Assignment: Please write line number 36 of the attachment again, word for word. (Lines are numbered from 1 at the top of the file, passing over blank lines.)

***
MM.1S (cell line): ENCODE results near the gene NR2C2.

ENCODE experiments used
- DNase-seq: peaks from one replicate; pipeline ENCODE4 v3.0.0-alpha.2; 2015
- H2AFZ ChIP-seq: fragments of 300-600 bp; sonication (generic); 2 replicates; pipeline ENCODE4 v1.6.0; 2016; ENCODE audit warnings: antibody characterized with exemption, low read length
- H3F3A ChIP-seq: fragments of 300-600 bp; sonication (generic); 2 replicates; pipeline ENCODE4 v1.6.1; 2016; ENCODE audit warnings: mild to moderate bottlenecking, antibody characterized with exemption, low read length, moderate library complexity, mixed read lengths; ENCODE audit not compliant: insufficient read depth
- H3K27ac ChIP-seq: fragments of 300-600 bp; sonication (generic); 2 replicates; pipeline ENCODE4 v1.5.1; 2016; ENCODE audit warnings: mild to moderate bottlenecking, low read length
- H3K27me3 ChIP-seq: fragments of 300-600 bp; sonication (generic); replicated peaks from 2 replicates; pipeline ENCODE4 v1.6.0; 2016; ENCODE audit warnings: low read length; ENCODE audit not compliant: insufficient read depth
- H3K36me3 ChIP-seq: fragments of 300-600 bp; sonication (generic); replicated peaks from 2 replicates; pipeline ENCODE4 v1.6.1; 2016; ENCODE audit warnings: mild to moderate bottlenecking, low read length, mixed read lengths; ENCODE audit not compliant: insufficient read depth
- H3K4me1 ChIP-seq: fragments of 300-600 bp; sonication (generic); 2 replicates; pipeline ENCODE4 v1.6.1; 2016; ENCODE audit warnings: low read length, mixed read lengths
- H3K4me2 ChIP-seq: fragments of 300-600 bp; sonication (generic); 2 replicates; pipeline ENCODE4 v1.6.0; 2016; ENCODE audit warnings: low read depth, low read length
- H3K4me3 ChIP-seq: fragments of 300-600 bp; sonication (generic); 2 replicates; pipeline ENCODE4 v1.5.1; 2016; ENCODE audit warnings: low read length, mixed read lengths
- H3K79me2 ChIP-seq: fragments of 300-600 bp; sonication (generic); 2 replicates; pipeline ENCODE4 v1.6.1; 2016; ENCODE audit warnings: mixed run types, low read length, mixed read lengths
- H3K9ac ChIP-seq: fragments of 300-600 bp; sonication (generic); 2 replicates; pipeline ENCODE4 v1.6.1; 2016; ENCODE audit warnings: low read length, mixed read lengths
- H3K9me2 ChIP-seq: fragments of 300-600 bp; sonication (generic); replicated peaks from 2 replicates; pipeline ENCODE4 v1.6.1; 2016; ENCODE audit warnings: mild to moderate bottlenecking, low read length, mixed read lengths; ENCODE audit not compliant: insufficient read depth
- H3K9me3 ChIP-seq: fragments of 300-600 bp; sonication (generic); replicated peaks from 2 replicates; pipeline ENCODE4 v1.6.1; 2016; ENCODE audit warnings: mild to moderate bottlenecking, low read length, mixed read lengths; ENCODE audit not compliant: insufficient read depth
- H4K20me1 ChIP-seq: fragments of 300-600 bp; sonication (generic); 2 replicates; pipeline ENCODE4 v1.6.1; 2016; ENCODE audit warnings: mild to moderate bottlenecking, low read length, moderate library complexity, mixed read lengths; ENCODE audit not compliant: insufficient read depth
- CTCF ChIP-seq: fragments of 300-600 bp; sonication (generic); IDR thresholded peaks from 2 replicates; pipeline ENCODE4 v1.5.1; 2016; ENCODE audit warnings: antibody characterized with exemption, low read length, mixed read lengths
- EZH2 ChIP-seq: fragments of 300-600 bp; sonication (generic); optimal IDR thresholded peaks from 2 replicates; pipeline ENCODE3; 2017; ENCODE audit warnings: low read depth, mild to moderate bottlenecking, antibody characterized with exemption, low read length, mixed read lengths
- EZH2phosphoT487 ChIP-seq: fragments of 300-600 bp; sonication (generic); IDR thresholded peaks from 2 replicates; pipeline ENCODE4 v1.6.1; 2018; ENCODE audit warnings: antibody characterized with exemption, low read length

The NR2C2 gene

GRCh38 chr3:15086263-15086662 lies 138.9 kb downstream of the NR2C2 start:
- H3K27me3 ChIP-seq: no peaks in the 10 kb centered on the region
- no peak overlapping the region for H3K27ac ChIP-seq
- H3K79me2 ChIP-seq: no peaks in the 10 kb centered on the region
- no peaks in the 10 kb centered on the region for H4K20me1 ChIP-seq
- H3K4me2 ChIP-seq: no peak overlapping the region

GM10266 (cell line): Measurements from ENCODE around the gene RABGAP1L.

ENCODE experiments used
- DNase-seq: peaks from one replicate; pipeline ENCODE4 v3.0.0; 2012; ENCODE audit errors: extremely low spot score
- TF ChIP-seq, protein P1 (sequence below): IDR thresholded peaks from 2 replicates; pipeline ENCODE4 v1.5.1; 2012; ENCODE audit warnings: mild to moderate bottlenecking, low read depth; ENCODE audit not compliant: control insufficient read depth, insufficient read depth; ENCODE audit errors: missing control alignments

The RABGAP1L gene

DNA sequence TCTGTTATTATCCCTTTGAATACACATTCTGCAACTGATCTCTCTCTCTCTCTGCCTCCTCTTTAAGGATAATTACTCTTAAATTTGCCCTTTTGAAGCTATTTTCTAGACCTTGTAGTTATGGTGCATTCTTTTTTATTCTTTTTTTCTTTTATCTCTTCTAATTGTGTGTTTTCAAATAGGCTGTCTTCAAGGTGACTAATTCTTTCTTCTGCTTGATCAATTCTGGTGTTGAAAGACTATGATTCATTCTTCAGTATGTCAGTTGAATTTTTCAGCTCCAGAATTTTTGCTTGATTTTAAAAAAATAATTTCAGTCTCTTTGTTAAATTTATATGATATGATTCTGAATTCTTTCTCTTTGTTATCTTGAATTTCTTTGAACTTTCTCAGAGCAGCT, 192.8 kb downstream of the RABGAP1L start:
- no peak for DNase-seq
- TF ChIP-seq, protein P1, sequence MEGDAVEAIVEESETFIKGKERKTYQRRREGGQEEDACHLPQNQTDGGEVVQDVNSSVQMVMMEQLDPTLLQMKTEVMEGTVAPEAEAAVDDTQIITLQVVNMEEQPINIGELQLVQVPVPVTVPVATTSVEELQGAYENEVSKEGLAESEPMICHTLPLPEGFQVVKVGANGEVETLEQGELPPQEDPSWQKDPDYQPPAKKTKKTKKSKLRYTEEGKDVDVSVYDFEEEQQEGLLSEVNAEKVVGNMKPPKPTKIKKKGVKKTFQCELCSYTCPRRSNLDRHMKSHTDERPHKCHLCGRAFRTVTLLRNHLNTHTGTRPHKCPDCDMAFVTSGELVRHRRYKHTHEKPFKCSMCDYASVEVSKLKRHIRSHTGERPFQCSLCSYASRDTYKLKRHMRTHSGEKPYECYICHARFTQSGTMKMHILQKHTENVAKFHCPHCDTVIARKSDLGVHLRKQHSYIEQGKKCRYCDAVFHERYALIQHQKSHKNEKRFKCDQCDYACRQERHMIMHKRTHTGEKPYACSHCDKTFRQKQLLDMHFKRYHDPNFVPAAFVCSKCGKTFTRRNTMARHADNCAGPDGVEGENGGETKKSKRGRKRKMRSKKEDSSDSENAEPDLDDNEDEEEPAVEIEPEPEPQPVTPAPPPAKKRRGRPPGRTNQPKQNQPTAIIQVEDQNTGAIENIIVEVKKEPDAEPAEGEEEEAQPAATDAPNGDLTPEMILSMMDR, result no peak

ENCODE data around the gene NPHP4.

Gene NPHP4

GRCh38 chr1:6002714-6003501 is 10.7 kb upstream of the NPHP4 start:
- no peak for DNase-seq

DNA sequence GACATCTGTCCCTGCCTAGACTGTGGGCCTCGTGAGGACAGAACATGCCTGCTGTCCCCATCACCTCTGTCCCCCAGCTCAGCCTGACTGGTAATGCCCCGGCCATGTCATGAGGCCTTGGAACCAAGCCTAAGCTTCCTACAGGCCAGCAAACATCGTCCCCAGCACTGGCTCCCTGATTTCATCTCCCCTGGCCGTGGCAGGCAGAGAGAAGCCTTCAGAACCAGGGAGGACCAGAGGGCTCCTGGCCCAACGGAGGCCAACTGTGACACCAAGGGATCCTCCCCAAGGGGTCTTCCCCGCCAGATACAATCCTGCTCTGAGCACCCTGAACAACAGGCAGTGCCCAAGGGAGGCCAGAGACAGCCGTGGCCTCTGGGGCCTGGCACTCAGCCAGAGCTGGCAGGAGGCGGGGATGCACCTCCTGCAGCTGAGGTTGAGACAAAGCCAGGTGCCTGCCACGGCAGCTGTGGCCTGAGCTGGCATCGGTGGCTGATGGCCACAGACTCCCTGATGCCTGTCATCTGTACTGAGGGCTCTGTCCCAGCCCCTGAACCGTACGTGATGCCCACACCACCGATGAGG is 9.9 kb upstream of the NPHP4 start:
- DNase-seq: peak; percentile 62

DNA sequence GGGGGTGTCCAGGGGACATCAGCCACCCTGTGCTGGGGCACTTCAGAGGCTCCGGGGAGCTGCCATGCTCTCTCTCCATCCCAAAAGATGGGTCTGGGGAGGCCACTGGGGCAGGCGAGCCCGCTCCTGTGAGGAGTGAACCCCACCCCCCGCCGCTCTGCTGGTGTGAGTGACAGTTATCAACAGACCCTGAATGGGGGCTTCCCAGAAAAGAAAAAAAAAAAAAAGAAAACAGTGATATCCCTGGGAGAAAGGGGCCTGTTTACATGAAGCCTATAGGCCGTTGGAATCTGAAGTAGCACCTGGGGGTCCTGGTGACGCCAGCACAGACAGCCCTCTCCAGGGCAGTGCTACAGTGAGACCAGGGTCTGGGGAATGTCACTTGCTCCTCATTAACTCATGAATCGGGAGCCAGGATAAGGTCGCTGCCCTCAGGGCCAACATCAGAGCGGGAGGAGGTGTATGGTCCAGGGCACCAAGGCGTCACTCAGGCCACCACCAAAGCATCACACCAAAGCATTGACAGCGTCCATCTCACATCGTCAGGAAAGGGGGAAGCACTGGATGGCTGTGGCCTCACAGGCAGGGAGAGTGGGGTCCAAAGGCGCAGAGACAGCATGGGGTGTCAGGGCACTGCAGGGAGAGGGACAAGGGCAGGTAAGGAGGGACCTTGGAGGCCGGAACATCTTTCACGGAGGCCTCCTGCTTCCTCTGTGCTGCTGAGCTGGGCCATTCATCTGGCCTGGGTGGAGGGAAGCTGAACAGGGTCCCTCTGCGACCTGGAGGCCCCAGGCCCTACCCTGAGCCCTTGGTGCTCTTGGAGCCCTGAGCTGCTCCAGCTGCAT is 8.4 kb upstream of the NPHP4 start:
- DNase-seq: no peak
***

Gene NPHP4